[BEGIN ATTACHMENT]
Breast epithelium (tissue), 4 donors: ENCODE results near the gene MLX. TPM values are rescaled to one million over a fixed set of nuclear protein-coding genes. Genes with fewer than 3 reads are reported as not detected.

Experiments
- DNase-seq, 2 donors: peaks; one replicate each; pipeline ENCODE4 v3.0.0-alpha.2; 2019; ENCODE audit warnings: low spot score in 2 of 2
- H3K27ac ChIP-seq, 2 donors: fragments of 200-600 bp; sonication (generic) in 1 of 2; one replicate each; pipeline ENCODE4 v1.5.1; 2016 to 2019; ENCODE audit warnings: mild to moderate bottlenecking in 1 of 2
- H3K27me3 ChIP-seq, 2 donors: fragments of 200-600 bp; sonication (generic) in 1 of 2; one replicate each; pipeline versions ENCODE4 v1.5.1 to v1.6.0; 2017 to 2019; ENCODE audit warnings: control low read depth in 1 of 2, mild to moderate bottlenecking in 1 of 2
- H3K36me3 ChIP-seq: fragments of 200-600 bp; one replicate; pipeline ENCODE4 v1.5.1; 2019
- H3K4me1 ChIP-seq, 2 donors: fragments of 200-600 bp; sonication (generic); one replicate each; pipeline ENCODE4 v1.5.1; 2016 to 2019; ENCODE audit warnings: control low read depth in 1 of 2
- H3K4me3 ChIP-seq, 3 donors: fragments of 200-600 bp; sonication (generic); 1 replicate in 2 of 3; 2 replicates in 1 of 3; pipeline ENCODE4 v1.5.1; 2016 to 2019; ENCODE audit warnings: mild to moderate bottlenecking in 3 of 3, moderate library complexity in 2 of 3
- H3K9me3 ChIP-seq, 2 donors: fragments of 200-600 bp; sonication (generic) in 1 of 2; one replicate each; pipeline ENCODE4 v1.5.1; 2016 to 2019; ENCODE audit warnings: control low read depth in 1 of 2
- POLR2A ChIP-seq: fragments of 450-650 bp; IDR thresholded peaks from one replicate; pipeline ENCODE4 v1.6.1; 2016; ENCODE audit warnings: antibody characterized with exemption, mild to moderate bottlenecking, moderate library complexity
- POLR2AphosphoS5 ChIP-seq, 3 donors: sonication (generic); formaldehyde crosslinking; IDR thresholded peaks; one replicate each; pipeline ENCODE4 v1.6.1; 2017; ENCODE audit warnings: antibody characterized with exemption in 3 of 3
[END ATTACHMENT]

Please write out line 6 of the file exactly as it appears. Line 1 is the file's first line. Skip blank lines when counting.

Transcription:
- H3K36me3 ChIP-seq: fragments of 200-600 bp; one replicate; pipeline ENCODE4 v1.5.1; 2019